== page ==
I don't have spot on SM. I don't need this spot when I am using colimator from webcam. When using cheshire it help. If you center SM as seen in a focuser, it will automatically be correctly offset towards the primary. I think spot help only with offset  towards the primary mirror.  It won't help offset away from the focuser. Maybe it is elypse shape because spot reflection is circle shape at primary ?? Is it visible at primarry mirror ? Offset away from the focuser sholud be correct from factory. I don't know how to chceck offset away from focuser. I had measured hypotenuse only on mirror surface. Before I was trying collimate MN like Schmidt Newton (http://www.cloudynights.com/item.php?item_id=1794). When I centered reflection of tube end (with PM removed) at SM and then put primarry mirror i don't have to center reflection of PM at SM. It is already centered. In order to put PM center mark at focuser center now I am only using small adjustment of SM.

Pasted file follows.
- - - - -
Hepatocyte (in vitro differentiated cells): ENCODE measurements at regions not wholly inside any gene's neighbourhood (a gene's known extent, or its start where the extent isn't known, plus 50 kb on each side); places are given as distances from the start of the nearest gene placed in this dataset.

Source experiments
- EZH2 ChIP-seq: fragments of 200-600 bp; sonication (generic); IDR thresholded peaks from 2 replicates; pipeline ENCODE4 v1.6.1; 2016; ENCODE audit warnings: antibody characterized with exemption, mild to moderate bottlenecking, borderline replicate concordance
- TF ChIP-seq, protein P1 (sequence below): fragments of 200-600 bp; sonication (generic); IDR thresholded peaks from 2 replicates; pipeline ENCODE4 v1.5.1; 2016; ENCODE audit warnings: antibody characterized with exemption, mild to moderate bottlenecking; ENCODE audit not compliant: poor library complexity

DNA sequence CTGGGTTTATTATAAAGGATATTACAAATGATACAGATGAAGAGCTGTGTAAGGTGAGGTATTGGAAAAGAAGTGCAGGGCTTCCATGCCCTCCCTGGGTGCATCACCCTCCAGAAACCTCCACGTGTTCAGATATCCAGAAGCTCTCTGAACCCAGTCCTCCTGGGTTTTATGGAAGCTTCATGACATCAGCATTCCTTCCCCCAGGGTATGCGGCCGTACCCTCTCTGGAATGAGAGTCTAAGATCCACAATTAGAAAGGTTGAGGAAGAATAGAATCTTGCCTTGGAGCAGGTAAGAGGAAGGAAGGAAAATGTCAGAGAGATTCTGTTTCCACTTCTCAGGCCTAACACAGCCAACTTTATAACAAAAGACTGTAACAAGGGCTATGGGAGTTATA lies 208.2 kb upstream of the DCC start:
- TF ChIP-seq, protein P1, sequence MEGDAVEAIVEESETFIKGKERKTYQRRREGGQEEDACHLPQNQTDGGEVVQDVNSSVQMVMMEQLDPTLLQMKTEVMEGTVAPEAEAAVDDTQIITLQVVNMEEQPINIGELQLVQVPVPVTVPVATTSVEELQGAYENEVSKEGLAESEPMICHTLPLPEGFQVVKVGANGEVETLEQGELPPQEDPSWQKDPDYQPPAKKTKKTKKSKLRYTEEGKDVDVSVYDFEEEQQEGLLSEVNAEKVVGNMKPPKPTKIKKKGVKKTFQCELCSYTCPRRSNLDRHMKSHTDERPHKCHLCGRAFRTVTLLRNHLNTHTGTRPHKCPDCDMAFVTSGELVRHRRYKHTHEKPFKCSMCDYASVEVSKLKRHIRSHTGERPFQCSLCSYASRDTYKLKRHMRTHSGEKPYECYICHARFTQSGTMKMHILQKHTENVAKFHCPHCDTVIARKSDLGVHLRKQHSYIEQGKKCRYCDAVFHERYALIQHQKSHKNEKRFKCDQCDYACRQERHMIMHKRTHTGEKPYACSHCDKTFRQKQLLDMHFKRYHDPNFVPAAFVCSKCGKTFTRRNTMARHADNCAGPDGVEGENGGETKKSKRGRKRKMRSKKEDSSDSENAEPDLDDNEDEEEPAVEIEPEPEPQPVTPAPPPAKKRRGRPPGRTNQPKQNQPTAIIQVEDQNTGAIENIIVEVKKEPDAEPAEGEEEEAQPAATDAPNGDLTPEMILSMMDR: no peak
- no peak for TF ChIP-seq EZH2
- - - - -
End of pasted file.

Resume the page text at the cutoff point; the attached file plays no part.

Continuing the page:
I don't know why You want move focuser up or down? I can do this with bader steel track, but I don't have reason. Moving SM up or down and tiling should be sufficient to center it at focuser and make it concentric. Whwn ilumination was not centered like in my first flat field analys I forgot that DSLR flip image and it was to high, not to low from chip center. I have to make test shots.

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OK, my last idea on checking centring of primary and aligning of optical axis to OTA  (two sets of strings in front of the primary was impossible - too many reflections!) .....

I'm still not sure if this eliminates the possibility of a centring error plus compensating axial tilt error, though, so any opinions on this welcomed!

I made two aids: 

a card circle with centre cut-out and strings that is good snug fit inside tube (note small flat cut in circumference - tube is not exacly round: has a seam that makes a flat on one side)